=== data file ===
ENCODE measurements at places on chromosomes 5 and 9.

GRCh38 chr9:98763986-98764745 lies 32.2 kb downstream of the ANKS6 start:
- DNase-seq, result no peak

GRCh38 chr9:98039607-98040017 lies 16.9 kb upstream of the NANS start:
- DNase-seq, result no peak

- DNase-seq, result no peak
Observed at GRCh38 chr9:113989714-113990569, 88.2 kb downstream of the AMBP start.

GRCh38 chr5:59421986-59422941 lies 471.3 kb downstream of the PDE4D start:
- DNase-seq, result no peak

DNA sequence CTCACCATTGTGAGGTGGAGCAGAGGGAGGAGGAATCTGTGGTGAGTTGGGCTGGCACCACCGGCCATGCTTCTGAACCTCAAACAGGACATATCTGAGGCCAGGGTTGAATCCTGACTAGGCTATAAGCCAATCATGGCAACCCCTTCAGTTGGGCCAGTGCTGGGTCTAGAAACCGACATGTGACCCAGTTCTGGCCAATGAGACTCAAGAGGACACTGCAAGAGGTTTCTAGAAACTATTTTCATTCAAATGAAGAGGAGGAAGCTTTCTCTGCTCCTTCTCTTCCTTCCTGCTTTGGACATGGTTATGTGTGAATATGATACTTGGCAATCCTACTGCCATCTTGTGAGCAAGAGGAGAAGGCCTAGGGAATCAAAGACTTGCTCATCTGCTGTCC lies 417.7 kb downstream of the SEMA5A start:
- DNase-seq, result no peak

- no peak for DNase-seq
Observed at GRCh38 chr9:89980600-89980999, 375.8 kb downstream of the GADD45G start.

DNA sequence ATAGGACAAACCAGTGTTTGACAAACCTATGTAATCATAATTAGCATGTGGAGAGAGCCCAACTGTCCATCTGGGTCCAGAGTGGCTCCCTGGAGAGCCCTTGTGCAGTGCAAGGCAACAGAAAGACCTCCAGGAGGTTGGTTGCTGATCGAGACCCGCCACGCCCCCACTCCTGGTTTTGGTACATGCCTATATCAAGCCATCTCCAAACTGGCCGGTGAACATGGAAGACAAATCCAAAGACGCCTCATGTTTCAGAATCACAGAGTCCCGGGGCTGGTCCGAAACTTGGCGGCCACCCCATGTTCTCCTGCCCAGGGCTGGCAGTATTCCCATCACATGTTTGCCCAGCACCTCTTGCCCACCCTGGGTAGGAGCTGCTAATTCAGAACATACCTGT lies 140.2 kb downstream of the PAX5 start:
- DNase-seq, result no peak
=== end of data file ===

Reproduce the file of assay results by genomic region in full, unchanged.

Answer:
ENCODE measurements at places on chromosomes 5 and 9.

GRCh38 chr9:98763986-98764745 lies 32.2 kb downstream of the ANKS6 start:
- DNase-seq, result no peak

GRCh38 chr9:98039607-98040017 lies 16.9 kb upstream of the NANS start:
- DNase-seq, result no peak

- DNase-seq, result no peak
Observed at GRCh38 chr9:113989714-113990569, 88.2 kb downstream of the AMBP start.

GRCh38 chr5:59421986-59422941 lies 471.3 kb downstream of the PDE4D start:
- DNase-seq, result no peak

DNA sequence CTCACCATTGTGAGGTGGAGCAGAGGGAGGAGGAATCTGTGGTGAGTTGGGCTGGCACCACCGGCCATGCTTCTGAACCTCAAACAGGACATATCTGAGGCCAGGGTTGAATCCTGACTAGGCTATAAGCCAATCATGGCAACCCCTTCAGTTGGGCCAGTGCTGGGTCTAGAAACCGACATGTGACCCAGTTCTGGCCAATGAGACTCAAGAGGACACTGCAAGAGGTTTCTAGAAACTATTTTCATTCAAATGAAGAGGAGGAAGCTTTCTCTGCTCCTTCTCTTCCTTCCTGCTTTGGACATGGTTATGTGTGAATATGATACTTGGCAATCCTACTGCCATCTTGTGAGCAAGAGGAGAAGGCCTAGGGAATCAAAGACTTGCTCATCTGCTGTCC lies 417.7 kb downstream of the SEMA5A start:
- DNase-seq, result no peak

- no peak for DNase-seq
Observed at GRCh38 chr9:89980600-89980999, 375.8 kb downstream of the GADD45G start.

DNA sequence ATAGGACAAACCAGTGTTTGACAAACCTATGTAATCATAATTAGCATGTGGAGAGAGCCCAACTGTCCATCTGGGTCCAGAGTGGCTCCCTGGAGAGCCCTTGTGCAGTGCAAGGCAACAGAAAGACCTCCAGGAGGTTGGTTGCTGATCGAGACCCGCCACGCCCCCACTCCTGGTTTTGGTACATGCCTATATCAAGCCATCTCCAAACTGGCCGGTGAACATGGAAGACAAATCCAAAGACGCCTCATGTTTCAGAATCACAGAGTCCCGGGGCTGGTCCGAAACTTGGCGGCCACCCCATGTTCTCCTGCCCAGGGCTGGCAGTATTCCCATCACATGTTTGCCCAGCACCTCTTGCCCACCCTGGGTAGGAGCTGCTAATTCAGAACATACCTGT lies 140.2 kb downstream of the PAX5 start:
- DNase-seq, result no peak